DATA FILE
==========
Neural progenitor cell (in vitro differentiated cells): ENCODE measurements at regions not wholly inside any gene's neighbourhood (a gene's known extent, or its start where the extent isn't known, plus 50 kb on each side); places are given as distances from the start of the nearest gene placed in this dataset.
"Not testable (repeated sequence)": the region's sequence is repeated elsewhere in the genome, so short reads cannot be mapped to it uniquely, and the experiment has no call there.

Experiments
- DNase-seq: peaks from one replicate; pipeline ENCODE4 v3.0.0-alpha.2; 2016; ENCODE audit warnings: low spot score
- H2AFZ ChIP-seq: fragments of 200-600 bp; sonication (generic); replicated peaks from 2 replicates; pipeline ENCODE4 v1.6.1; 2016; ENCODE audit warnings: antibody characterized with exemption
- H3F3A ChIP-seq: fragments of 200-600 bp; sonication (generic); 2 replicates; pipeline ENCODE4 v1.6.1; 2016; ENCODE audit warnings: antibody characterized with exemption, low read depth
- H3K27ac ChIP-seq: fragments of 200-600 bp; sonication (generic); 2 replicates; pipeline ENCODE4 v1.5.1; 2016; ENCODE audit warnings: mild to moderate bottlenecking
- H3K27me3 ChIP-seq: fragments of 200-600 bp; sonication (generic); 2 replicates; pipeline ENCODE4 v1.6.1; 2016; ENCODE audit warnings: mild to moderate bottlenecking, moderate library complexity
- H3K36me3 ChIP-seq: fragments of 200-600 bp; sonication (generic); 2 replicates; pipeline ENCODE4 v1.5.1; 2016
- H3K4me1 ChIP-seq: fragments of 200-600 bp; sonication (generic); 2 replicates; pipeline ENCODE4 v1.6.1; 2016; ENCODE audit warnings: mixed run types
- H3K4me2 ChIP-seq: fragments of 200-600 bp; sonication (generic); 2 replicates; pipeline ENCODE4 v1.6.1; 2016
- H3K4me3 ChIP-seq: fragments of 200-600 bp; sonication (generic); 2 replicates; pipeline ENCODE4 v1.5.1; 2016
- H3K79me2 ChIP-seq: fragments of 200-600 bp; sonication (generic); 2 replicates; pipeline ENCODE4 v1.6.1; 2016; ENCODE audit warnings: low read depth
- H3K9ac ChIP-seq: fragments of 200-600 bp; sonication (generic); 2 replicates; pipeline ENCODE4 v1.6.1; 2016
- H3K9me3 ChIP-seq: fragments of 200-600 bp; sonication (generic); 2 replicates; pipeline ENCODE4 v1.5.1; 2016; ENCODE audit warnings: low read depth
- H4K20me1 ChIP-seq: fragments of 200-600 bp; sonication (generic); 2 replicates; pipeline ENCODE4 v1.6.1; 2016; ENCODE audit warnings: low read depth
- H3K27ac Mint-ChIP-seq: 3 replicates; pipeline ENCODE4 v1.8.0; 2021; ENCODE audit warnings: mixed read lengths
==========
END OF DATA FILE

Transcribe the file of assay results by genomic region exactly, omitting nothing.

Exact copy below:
Neural progenitor cell (in vitro differentiated cells): ENCODE measurements at regions not wholly inside any gene's neighbourhood (a gene's known extent, or its start where the extent isn't known, plus 50 kb on each side); places are given as distances from the start of the nearest gene placed in this dataset.
"Not testable (repeated sequence)": the region's sequence is repeated elsewhere in the genome, so short reads cannot be mapped to it uniquely, and the experiment has no call there.

Experiments
- DNase-seq: peaks from one replicate; pipeline ENCODE4 v3.0.0-alpha.2; 2016; ENCODE audit warnings: low spot score
- H2AFZ ChIP-seq: fragments of 200-600 bp; sonication (generic); replicated peaks from 2 replicates; pipeline ENCODE4 v1.6.1; 2016; ENCODE audit warnings: antibody characterized with exemption
- H3F3A ChIP-seq: fragments of 200-600 bp; sonication (generic); 2 replicates; pipeline ENCODE4 v1.6.1; 2016; ENCODE audit warnings: antibody characterized with exemption, low read depth
- H3K27ac ChIP-seq: fragments of 200-600 bp; sonication (generic); 2 replicates; pipeline ENCODE4 v1.5.1; 2016; ENCODE audit warnings: mild to moderate bottlenecking
- H3K27me3 ChIP-seq: fragments of 200-600 bp; sonication (generic); 2 replicates; pipeline ENCODE4 v1.6.1; 2016; ENCODE audit warnings: mild to moderate bottlenecking, moderate library complexity
- H3K36me3 ChIP-seq: fragments of 200-600 bp; sonication (generic); 2 replicates; pipeline ENCODE4 v1.5.1; 2016
- H3K4me1 ChIP-seq: fragments of 200-600 bp; sonication (generic); 2 replicates; pipeline ENCODE4 v1.6.1; 2016; ENCODE audit warnings: mixed run types
- H3K4me2 ChIP-seq: fragments of 200-600 bp; sonication (generic); 2 replicates; pipeline ENCODE4 v1.6.1; 2016
- H3K4me3 ChIP-seq: fragments of 200-600 bp; sonication (generic); 2 replicates; pipeline ENCODE4 v1.5.1; 2016
- H3K79me2 ChIP-seq: fragments of 200-600 bp; sonication (generic); 2 replicates; pipeline ENCODE4 v1.6.1; 2016; ENCODE audit warnings: low read depth
- H3K9ac ChIP-seq: fragments of 200-600 bp; sonication (generic); 2 replicates; pipeline ENCODE4 v1.6.1; 2016
- H3K9me3 ChIP-seq: fragments of 200-600 bp; sonication (generic); 2 replicates; pipeline ENCODE4 v1.5.1; 2016; ENCODE audit warnings: low read depth
- H4K20me1 ChIP-seq: fragments of 200-600 bp; sonication (generic); 2 replicates; pipeline ENCODE4 v1.6.1; 2016; ENCODE audit warnings: low read depth
- H3K27ac Mint-ChIP-seq: 3 replicates; pipeline ENCODE4 v1.8.0; 2021; ENCODE audit warnings: mixed read lengths